Stage 19 will be a more challenging day for the peloton as it concludes with a summit finish. However, a big attack from one of the top riders is unlikely as the final climb is not that challenging and many will want to save energy for the more difficult Sestriere climb on Saturday. The day’s 209km route from Bergamo to Macugnaga takes in the first category Mottarone (13.8km, 6.2% average gradient) about two-thirds of the way through the stage, an awkward and variable climb which touches gradients as high as 14% early and late in the climb, but also features a short descent midway, before the final 4km averages around 9.5%. The stage ends on the Macugnaga, a seemingly interminable (28.2km) but mild (3.9%) mountain, which is steepest at the beginning before a long and relatively straightforward ascent to the summit finish. It should be yet another opportunity for a breakaway rider to make a name for himself.

Stage 19 profile

Stage 18 result:

1. Eros Capecchi (Liquigas-Cannondale) 3:20:38

2. Marco Pinotti (HTC-Highroad) same time

3. Kevin Seeldraeyers (Quick Step) s/t

4. Gianluca Brambilla (Colnago-CSF Inox) +1:20

5. Paolo Tiralongo (Astana) s/t

General classification:

1. Alberto Contador (Saxo Bank Sungard) 71:45:09

2. Michele Scarponi (Lampre-ISD) +4:58

3. Vincenzo Nibali (Liquigas-Cannondale) +5:45

4. John Gadret (AG2R La Mondiale) +7:35

5. Kanstantsin Sivstov (HTC-Highroad)  +9:12

6. José Rujano (Androni Giocattoli) +9:18

7. Mikel Nieve (Euskaltel-Euskadi) +9:22

8. Denis Menchov (Geox-TMC) +9:38

9. Roman Kreuziger (Astana) +9:47

10. Joaquim Rodríquez (Katusha) +10:25

Points classification:

1. Alberto Contador (Saxo Bank Sungard) 158 pts

2. Michele Scarponi (Lampre-ISD) 103

3. Vincenzo Nibali (Liquigas-Cannondale) 95

4. José Rujano (Androni Giocattoli) 87

5. Stefano Garzelli (Acqua & Sapone) 77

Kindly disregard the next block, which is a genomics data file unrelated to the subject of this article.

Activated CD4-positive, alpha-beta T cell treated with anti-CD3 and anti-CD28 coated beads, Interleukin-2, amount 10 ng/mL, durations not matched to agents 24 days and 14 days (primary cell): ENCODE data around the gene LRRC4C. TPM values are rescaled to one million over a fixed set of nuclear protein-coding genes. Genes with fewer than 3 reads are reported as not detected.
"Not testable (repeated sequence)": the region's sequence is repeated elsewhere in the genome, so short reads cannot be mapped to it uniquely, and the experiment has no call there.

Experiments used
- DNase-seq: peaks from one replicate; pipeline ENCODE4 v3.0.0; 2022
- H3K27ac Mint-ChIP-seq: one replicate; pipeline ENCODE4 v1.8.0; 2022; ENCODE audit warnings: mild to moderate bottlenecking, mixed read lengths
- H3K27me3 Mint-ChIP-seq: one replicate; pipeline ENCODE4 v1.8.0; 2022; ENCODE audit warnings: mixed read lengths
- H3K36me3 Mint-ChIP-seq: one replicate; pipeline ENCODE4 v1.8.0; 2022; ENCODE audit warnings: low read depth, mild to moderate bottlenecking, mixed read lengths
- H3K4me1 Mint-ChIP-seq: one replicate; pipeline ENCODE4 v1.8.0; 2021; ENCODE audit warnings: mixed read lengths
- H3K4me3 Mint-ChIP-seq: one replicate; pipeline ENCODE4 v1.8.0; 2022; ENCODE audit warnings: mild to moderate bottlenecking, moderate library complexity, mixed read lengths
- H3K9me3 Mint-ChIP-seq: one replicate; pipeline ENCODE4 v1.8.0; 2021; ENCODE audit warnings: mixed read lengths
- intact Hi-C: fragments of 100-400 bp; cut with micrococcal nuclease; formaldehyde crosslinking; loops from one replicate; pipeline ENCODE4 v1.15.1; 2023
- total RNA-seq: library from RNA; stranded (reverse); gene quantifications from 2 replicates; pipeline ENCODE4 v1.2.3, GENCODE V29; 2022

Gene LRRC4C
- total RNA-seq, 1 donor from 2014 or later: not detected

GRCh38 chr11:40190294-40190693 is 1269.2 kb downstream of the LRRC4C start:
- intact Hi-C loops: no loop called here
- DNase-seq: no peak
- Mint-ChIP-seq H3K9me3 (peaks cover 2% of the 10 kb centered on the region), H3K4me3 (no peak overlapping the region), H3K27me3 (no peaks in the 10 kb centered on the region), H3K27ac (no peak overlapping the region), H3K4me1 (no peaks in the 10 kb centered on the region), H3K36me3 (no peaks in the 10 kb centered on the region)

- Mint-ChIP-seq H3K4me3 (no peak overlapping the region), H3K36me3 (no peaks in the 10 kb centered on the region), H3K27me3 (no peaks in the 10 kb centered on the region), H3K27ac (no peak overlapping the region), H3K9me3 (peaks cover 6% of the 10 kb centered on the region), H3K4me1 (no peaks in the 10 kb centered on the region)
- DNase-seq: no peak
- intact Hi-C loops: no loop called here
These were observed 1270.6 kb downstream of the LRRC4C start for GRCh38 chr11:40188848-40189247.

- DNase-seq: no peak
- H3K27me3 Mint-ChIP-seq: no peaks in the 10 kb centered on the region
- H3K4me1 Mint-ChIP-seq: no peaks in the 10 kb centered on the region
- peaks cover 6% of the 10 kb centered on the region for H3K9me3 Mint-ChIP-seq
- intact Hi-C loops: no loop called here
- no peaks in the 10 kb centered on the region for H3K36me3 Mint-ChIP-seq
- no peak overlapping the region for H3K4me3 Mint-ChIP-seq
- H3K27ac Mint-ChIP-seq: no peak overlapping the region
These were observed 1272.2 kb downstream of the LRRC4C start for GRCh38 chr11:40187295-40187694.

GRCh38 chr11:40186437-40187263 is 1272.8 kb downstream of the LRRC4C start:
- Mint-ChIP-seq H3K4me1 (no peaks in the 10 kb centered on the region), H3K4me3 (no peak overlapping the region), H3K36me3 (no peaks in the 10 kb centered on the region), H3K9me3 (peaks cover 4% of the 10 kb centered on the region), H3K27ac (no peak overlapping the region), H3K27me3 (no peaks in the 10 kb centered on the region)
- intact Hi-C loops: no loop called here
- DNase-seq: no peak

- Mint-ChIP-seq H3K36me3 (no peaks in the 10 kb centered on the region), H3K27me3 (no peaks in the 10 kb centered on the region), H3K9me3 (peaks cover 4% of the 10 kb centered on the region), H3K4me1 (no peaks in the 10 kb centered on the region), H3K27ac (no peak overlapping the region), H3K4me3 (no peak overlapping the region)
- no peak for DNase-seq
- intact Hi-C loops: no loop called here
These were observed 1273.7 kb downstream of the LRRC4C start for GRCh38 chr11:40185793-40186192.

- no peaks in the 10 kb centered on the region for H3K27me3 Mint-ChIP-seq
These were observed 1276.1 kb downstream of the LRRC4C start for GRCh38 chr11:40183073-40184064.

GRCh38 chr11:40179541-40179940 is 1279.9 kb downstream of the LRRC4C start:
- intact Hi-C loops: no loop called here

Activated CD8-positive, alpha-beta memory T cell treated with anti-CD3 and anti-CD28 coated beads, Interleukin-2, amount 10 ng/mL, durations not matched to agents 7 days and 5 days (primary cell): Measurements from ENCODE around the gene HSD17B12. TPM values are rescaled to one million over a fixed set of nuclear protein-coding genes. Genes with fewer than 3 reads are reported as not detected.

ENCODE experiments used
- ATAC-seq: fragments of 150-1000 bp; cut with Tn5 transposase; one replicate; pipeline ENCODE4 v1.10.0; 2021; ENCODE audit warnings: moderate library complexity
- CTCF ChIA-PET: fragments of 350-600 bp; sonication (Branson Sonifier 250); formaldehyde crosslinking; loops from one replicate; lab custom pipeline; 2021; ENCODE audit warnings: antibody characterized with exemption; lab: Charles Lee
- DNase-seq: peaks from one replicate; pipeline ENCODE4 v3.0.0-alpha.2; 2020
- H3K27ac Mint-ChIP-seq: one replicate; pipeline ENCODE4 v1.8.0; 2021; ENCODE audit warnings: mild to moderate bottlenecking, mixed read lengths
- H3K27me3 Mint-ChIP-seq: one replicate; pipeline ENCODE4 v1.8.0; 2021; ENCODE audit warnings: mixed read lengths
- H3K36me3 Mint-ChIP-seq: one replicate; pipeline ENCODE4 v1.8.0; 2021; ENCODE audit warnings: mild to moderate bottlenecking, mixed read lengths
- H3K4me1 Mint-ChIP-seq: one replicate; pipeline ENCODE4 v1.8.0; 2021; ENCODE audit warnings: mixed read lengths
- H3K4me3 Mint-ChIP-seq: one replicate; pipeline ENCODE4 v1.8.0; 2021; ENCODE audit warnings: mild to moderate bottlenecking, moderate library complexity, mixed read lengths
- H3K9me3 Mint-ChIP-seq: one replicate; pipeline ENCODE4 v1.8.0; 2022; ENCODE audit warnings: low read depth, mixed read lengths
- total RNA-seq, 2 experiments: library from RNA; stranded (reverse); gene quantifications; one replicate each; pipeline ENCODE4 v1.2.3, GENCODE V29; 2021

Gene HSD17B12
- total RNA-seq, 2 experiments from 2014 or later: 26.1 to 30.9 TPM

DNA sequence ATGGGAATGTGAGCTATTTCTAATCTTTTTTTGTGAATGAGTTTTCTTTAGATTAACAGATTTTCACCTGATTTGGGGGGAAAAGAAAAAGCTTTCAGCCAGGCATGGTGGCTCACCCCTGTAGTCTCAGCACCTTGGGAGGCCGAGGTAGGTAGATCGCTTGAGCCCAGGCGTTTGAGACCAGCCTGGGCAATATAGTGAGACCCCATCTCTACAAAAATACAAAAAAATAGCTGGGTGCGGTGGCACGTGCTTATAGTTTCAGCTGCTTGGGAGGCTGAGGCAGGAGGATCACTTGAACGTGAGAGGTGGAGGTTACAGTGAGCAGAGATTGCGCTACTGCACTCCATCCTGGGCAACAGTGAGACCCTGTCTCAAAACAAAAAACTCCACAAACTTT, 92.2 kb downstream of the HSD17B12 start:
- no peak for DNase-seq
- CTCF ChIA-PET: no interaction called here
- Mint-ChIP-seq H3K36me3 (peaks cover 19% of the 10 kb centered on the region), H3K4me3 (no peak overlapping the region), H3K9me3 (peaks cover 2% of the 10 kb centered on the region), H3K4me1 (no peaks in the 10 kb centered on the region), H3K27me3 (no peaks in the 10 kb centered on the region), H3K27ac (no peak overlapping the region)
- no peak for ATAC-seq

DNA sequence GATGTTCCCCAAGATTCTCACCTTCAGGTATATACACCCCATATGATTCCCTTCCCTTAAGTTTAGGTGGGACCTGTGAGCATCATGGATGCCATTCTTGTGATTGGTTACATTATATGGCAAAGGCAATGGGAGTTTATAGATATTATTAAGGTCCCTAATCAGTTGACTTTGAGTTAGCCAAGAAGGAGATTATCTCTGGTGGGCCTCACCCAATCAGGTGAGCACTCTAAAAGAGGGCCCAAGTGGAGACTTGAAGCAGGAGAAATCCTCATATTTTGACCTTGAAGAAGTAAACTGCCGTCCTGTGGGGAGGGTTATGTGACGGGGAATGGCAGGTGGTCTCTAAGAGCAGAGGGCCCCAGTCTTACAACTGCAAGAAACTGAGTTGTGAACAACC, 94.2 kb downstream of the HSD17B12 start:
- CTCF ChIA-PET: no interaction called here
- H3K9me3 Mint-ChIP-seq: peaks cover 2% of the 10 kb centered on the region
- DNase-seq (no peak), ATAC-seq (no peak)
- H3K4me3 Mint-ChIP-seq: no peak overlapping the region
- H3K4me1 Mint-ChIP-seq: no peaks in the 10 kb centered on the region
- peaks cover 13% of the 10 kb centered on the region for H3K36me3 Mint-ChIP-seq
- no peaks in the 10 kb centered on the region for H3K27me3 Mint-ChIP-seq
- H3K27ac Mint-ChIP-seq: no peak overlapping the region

Mountains classification:

1. Stefano Garzelli (Acqua & Sapone) 64 pts

2. Alberto Contador (Saxo Bank Sungard) 53

3. Mikel Nieve (Euskaltel-Euskadi) 39

4. José Rujano (Androni Giocattoli) 29

5. Gianluca Brambilla (Colnago-CSF Inox) 29

Links: Giro d’Italia official

Giro d’Italia recaps

Stage 1: Pinotti swaps red, white and green for pink

Stage 2: Petacchi celebrates, Cavendish remonstrates in ham-fisted Parma finish

Stage 3: Weylandt’s death casts a long shadow

Stage 4: Peloton rides in tribute to Weylandt

Stage 5: Weening takes maglia rosa as Millar bites the dust

Stage 6: Ale-Jet runs out of gas as Ventoso wins uphill drag

Stage 7: De Clercq claims first professional win by a whisker

Stage 8: Gatto gets the cream as Contador shows his claws

Stage 9: Explosive Contador erupts on Etna

Stage 10: No tow required as Cavendish opens Giro account

Stage 11: Gadret times his finish to perfection

Stage 12: Cavendish doubles up and retires from the Giro

Stage 13: Contador’s gift leaves Rujano singing in the rain

Stage 14: All pain, few gain as Antón triumphs on the ascent to Hell

Stage 15: Nieve wins marathon stage, Contador sails serenely on

Stage 16: Contador victory confirms Giro rivals are racing for second

Stage 17: Ulissi wins, Visconti relegated when push comes to shove


About Tim
Father of three. Bit of a geek. That's all, folks.